What Motivates You?

 Health coaching is all about growing and discovering how to implement ways to become one’s best self. One of the most important aspects of coaching is the motivation for change, but what exactly is motivation and how does it tie into our Christian walk? 

Motivation is  “… a condition inside us that desires a change, either in the self or the environment” (1). All motivation falls into two categories: extrinsic and intrinsic. Extrinsic motivation involves doing things because they lead to an outcome, such as performing a task because a reward is attached. Intrinsic motivation, on the other hand, involves doing things for their inherent satisfaction. For example, learning to play an instrument because it brings you joy (2).  Knowing these categories and the science behind motivation can help us guide clients to discover the motives behind the changes they seek. Although both categories are important, let’s focus on intrinsic motivation and the ultimate motivator in a Christian’s life. 

God is love (3), and God desires that we love one another (4). This is the ultimate motivator. Also, love is liberating (5), it fulfills the law (6), and it encourages us to serve one another (7). Love should be our foundational intrinsic motivator because we want to love without receiving anything in return. We should love and give of ourselves because it is a joy to do so. Whether we are coaching clients, interacting with family members, conversing with total strangers, or praying for our enemies, we are called to love and to be loving to all we come in contact with. 

As health coaches and health partners, we are not to force or coerce any individuals into making life changes they are not ready for. With love, we should show kindness, patience, and long-suffering to those we minister to and walk alongside our clients as allies.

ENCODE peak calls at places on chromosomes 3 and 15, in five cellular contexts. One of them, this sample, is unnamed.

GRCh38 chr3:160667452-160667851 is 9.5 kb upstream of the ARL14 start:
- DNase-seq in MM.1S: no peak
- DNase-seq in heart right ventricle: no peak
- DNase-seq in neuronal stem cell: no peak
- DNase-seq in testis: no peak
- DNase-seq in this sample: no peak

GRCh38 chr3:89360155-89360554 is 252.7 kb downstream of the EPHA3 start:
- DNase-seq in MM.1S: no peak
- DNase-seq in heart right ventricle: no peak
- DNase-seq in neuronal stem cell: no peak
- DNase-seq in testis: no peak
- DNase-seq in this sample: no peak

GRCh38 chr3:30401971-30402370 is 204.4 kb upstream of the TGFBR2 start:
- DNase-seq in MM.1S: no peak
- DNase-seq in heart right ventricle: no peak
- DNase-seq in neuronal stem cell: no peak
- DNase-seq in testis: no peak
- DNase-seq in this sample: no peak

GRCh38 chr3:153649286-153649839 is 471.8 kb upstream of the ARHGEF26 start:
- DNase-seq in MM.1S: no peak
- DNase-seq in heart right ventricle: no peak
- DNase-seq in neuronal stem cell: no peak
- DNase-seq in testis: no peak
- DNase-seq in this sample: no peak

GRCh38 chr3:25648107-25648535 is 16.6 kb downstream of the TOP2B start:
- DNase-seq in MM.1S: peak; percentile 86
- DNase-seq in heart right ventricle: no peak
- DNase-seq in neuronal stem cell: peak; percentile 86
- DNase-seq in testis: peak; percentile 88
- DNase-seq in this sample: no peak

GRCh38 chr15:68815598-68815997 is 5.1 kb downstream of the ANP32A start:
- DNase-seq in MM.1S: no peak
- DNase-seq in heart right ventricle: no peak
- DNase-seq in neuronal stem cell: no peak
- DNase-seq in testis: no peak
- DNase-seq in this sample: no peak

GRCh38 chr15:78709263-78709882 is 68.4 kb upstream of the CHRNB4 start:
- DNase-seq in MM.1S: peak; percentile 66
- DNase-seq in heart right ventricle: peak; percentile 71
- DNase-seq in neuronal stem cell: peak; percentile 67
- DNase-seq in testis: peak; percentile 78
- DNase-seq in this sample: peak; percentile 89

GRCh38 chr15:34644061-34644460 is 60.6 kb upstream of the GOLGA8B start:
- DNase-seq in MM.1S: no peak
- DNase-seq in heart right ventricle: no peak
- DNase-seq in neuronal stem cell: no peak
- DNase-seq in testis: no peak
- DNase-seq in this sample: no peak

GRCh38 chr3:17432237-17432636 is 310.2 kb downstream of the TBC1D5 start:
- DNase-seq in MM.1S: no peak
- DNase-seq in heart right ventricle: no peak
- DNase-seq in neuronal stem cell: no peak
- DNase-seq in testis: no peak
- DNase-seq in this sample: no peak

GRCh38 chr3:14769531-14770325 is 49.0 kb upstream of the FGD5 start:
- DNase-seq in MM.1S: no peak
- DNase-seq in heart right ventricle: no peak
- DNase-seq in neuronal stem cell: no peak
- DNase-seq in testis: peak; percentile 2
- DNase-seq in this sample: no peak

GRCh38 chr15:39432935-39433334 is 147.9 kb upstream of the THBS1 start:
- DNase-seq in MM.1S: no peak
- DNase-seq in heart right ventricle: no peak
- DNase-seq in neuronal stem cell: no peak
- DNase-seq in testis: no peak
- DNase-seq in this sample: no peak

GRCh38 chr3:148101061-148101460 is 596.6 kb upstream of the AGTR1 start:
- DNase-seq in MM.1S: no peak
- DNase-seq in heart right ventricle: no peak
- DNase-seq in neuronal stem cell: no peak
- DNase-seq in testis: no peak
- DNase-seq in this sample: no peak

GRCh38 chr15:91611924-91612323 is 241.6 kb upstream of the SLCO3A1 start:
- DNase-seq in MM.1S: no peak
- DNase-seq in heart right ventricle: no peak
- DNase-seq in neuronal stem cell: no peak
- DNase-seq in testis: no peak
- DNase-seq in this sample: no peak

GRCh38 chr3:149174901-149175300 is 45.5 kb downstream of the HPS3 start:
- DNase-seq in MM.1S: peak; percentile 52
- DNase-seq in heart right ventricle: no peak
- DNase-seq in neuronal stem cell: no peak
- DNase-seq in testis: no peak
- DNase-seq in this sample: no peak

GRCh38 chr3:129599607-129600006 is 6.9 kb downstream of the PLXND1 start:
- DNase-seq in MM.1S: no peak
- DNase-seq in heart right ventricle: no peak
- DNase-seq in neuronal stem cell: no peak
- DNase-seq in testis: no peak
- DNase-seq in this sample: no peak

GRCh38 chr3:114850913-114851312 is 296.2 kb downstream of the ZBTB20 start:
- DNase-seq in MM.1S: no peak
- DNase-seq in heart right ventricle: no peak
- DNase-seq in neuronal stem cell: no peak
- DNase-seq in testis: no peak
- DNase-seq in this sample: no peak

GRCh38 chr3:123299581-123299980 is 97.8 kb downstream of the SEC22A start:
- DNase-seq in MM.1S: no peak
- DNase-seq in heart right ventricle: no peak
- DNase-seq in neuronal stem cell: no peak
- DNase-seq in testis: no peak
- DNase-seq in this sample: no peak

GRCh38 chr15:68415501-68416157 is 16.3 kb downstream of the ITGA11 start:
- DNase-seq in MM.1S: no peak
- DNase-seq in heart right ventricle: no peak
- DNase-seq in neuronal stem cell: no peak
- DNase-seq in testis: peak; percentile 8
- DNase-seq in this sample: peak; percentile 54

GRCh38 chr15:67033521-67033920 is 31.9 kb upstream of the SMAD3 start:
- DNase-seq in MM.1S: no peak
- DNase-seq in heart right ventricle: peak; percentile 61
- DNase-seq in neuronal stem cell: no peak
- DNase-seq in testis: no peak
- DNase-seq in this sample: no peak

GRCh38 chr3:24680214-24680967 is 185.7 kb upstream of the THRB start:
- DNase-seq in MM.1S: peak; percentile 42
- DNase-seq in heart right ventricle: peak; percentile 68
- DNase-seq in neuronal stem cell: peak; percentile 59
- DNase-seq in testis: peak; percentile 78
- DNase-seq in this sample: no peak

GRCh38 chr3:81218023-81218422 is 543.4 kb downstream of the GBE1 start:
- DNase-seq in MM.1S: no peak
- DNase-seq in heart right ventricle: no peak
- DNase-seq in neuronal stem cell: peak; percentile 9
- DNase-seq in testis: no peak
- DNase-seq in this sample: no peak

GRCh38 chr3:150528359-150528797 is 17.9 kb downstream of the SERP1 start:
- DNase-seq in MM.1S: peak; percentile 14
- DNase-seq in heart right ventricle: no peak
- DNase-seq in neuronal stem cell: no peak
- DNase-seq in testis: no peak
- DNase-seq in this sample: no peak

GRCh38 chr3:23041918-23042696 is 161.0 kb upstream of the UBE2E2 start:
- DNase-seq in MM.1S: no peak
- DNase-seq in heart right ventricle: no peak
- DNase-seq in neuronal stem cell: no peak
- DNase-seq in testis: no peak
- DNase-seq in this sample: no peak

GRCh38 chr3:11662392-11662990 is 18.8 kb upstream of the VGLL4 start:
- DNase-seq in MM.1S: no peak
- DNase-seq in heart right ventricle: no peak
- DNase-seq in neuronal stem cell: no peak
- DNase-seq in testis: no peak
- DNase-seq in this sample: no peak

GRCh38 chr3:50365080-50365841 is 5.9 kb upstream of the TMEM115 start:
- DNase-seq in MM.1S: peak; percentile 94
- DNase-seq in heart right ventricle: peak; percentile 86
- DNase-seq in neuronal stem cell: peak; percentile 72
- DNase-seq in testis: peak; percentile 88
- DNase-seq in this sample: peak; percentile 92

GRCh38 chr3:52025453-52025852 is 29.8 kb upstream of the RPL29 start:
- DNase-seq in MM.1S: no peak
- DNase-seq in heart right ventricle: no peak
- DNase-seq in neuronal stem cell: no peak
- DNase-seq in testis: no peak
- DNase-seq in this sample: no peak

“A thoroughgoing Christian draws his motives of action from his deep heart-love for his Master. Up through the roots of his affection for Christ springs an unselfish interest in his brethren (8).”  

As we support others in making sustainable life and health changes, let us help them identify their motivating factors as we also identify what motivates us to help others. I pray that love is the answer. 

By Kimberly Peters,

National Board Certified Health & Wellness Coach, National DPP Lifestyle Coach at Perfect Soundness Coaching

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Cite this article

K Peters, What Motivates You?, (2024).  Adventist Association of Health and Wellness Coaching, AdventistCoaching.org.


(1) Souders, B. (2019, November 5). What is Motivation? A Psychologist Explains. PositivePsychology.com. Retrieved November 15, 2022, from https://positivepsychology.com/what-is-motivation/ 

(2) Ryan, R. M., & Deci, E. L. (2000). Intrinsic and Extrinsic Motivations: Classic Definitions and New Directions. Contemporary Educational Psychology, 25(1), 54–67. https://doi.org/10.1006/ceps.1999.1020 

(3) 1 John 4:8 

(4) 1 John 4:11 

(5) 1 John 4:18 

(6) Romans 13:8 

(7) Galatians 5:13 

(8) White, E. G. (1952, May 8). The Adventist Home. In The Adventist Home (pp. 425–425). Review and Herald Publishing Association. https://m.egwwritings.org/en/book/128.1955#1957